The Humble Leopold Bench: A History of Conservation and Giving Back
By Jeanne Farrell, Director of Marketing
“At 3:30 a.m., with such dignity as I can muster of a July morning, I step from my cabin door, bearing in either hand my emblems of sovereignty, a coffee pot and notebook.
I seat myself on a bench, facing the white wake of the morning star. I set the pot beside me. I extract a cup from my shirt front, hoping none will notice its informal mode of transport. I get out my watch, pour coffee, and lay notebook on knee,” ---Aldo Leopold, A Sand County Almanac.
It was here, on his bench, that famous conservationist Aldo Leopold often observed the birds, forest and wildlife around him. The iconic Leopold bench, originally created from materials scrounged along the banks of the Wisconsin River, underscores how even a piece of furniture can have a connection to the environment. Its design is indistinguishable from most other benches. However, the Leopold bench model holds functional usefulness not readily apparent. By sitting backward, with legs through the opening, the backrest now provides sturdy support for the elbows while using binoculars or cameras to observe nature. The benches are meant to be outdoor furniture that would weather and blend in with the surroundings, eventually returning to earth.
Building the bench requires modest skills, materials and about two hours of time. If left untreated, this stable bench weathers a characteristic gray patina and blends in with its surroundings.
Leopold bench building at the Ridges goes back many years. The known record includes the work of Jim Jauquet, a long-time Ridges volunteer who made benches in the early 2000s. In 2012, Larry Crock took over the reins from Jim. Using his woodworking skills, he started with leg assemblies, eventually taking on the entire process and using his home workshop for production. Larry used his woodworking skills to make the first fixtures that held leg assembly pieces properly for drilling the carriage bolt holes. The fixtures are still in use today.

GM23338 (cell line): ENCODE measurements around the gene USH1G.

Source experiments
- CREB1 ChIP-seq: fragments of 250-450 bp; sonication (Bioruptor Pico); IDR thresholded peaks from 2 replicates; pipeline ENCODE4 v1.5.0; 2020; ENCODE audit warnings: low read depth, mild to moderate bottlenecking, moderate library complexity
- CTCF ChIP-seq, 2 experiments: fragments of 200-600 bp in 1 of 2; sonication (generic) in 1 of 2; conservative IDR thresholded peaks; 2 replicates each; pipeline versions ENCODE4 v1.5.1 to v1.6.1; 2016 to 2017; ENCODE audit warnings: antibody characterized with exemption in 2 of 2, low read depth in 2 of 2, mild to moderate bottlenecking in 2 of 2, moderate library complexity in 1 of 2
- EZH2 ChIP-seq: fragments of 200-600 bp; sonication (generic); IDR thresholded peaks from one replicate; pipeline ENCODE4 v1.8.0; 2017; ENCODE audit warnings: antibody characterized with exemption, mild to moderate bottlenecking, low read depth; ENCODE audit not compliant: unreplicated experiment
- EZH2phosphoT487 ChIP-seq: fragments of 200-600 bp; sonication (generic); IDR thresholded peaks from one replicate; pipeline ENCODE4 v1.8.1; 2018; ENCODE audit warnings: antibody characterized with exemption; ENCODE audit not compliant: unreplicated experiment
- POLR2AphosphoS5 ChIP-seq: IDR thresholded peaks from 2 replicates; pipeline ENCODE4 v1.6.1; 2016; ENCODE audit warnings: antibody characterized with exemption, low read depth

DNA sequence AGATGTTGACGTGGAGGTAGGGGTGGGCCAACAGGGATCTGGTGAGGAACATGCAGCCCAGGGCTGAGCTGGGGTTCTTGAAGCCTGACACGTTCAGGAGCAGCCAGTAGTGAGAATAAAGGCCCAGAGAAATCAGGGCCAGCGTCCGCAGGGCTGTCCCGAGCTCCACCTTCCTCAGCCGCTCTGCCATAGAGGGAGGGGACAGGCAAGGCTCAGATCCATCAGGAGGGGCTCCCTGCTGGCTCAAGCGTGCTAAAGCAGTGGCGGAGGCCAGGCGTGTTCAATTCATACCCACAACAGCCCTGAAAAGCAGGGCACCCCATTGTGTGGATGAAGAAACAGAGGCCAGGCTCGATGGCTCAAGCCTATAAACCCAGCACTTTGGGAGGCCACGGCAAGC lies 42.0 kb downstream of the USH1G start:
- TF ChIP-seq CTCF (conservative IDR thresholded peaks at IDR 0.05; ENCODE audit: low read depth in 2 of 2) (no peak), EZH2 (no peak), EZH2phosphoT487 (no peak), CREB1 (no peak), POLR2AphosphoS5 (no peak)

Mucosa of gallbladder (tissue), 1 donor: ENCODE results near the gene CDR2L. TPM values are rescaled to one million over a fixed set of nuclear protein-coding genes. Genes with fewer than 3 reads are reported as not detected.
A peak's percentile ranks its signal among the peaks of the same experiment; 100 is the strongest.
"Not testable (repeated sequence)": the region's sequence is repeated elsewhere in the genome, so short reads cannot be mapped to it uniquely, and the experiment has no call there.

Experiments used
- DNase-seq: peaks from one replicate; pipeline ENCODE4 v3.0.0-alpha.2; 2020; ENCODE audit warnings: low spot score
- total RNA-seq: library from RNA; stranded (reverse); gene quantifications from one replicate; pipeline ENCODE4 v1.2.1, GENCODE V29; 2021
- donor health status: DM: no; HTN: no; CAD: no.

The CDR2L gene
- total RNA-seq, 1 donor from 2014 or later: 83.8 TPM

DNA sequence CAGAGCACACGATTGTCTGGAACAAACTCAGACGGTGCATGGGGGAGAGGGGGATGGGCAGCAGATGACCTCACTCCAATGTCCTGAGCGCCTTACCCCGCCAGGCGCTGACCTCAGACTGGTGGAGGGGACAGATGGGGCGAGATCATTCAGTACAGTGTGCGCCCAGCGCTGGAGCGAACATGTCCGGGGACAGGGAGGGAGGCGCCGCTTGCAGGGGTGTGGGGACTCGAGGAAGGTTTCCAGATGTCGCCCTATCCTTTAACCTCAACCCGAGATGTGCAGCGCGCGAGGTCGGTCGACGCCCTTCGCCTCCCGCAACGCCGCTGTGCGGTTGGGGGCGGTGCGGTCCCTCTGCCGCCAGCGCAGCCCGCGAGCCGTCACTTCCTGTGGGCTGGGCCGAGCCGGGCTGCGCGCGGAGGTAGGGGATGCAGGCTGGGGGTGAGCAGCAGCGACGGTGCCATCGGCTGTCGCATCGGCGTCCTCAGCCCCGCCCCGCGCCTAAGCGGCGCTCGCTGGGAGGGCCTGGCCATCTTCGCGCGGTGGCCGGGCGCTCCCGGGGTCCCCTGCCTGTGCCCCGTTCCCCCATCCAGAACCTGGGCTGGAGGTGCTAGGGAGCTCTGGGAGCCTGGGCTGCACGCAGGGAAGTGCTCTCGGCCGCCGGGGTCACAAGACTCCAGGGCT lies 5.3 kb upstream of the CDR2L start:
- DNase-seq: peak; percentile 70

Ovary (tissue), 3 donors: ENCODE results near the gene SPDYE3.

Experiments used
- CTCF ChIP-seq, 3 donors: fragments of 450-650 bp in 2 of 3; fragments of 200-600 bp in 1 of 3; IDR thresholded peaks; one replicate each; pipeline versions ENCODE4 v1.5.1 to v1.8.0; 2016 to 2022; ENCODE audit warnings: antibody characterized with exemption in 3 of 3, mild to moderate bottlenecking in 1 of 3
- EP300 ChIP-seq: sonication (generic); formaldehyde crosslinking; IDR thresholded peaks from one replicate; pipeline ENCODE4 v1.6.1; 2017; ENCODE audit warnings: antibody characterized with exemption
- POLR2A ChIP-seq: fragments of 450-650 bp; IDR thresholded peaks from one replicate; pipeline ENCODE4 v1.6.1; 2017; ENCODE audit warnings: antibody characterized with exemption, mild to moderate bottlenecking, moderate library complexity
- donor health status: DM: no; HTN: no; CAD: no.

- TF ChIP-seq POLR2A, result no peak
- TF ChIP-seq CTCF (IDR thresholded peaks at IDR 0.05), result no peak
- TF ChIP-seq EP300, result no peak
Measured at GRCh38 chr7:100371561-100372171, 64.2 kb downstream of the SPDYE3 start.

The building process was eventually transferred from Larry's home garage to The Ridges workshop/garage, as was the raw wood storage structure that Larry built outside his garage. The Ridges garage accommodates a radial-arm saw and a workbench on either side of the saw, allowing a saw table almost 20' long, greatly facilitating the processing of boards purchased from Henschel's. Fixtures mark the lengths needed for seats, backs, and leg assembly pieces, obviating the need to measure for each cut.
Larry “retired” from 10+ years of bench building in August 2023, and production was handed over to Ridges Thursday crew volunteers Jim Kinney, Bill Wolff and Todd Rockway. Jim has fond memories of working alongside Larry. “Larry was a faithful volunteer who always showed up for the Thursday morning work shifts, even in winter weather. He was an excellent carpenter and worked on making an excellent product for sale at the Ridges store.”
The Ridges Sanctuary is deeply saddened by the passing of Larry Crock on October 4th, 2023. Larry and Cynthia Crock became residents of Baileys Harbor in 2008 and quickly established themselves as active volunteers and supporters of the Ridges. Larry was also a member of the Rotary Club of Door County North in Baileys Harbor and Immanuel Lutheran Church LCMC, and volunteered with Feed and Clothe My People. He will be dearly missed.
Looking for a great holiday gift? Leopold benches are for sale at The Nature Store for $140, assembled and $120 for an unassembled kit. Nature Store hours are Monday, 9:00 a.m.-3:30 p.m., Thursday-Saturday, 9:00 a.m.-3:30 p.m. and Sunday, 10:00 a.m.-3:00 p.m.